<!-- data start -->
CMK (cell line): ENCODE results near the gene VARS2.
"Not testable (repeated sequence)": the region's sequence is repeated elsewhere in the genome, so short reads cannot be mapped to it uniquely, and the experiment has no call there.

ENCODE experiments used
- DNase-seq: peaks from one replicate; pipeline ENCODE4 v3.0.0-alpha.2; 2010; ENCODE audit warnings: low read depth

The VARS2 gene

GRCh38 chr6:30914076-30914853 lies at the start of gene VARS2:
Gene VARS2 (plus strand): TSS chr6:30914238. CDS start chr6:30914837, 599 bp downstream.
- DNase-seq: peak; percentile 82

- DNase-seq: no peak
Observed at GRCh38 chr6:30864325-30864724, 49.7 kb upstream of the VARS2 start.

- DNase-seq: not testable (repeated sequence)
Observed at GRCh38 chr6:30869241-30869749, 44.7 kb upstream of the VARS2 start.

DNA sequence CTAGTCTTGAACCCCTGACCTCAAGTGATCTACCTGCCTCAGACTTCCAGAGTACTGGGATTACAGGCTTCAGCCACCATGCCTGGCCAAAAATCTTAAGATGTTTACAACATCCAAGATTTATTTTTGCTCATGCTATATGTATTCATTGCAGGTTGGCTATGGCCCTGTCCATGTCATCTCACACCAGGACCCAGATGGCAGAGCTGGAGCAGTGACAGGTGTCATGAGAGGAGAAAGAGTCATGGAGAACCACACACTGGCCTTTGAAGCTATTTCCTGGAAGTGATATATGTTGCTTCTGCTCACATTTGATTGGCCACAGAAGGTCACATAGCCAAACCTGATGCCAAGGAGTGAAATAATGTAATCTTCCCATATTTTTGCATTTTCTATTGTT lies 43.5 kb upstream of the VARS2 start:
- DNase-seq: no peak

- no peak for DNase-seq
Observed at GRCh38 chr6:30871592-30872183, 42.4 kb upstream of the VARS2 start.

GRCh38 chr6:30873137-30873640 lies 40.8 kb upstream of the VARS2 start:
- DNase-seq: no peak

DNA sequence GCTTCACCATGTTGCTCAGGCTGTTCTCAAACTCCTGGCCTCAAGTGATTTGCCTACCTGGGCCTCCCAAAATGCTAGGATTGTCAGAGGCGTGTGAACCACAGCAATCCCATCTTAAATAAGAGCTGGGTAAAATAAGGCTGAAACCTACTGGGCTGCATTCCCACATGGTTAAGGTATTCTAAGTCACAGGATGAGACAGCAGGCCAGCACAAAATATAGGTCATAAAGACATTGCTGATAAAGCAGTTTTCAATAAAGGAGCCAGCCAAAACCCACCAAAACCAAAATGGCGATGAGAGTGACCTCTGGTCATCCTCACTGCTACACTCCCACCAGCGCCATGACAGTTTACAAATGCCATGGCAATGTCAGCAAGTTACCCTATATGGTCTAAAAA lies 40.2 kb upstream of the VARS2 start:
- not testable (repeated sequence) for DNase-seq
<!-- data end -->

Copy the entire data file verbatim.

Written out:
CMK (cell line): ENCODE results near the gene VARS2.
"Not testable (repeated sequence)": the region's sequence is repeated elsewhere in the genome, so short reads cannot be mapped to it uniquely, and the experiment has no call there.

ENCODE experiments used
- DNase-seq: peaks from one replicate; pipeline ENCODE4 v3.0.0-alpha.2; 2010; ENCODE audit warnings: low read depth

The VARS2 gene

GRCh38 chr6:30914076-30914853 lies at the start of gene VARS2:
Gene VARS2 (plus strand): TSS chr6:30914238. CDS start chr6:30914837, 599 bp downstream.
- DNase-seq: peak; percentile 82

- DNase-seq: no peak
Observed at GRCh38 chr6:30864325-30864724, 49.7 kb upstream of the VARS2 start.

- DNase-seq: not testable (repeated sequence)
Observed at GRCh38 chr6:30869241-30869749, 44.7 kb upstream of the VARS2 start.

DNA sequence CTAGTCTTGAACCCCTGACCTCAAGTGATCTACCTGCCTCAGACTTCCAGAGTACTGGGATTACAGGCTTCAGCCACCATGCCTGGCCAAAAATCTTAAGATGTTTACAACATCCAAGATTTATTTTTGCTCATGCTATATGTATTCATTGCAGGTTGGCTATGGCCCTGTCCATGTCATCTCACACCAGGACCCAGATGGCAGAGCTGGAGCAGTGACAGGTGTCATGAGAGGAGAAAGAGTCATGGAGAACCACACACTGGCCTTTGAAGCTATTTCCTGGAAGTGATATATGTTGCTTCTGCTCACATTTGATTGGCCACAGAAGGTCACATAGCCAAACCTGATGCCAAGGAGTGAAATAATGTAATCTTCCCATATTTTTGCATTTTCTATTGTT lies 43.5 kb upstream of the VARS2 start:
- DNase-seq: no peak

- no peak for DNase-seq
Observed at GRCh38 chr6:30871592-30872183, 42.4 kb upstream of the VARS2 start.

GRCh38 chr6:30873137-30873640 lies 40.8 kb upstream of the VARS2 start:
- DNase-seq: no peak

DNA sequence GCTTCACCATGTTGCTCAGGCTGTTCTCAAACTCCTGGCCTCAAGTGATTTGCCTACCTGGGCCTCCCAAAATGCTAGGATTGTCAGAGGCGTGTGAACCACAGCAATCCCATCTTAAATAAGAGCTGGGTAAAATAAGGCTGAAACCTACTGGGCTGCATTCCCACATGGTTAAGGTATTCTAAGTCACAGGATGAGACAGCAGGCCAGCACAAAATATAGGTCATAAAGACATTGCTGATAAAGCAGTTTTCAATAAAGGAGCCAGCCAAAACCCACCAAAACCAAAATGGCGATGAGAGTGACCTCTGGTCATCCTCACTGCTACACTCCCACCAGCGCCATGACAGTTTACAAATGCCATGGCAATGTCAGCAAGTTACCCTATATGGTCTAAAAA lies 40.2 kb upstream of the VARS2 start:
- not testable (repeated sequence) for DNase-seq